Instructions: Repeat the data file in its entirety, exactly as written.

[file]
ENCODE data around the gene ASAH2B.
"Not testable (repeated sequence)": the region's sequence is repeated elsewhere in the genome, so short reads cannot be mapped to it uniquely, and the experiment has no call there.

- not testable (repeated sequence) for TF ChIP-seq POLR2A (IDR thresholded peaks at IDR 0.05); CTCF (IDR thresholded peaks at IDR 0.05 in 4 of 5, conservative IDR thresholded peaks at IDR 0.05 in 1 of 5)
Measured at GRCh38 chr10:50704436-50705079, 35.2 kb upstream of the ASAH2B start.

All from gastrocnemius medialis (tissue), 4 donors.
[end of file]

ENCODE data around the gene ASAH2B.
"Not testable (repeated sequence)": the region's sequence is repeated elsewhere in the genome, so short reads cannot be mapped to it uniquely, and the experiment has no call there.

- not testable (repeated sequence) for TF ChIP-seq POLR2A (IDR thresholded peaks at IDR 0.05); CTCF (IDR thresholded peaks at IDR 0.05 in 4 of 5, conservative IDR thresholded peaks at IDR 0.05 in 1 of 5)
Measured at GRCh38 chr10:50704436-50705079, 35.2 kb upstream of the ASAH2B start.

All from gastrocnemius medialis (tissue), 4 donors.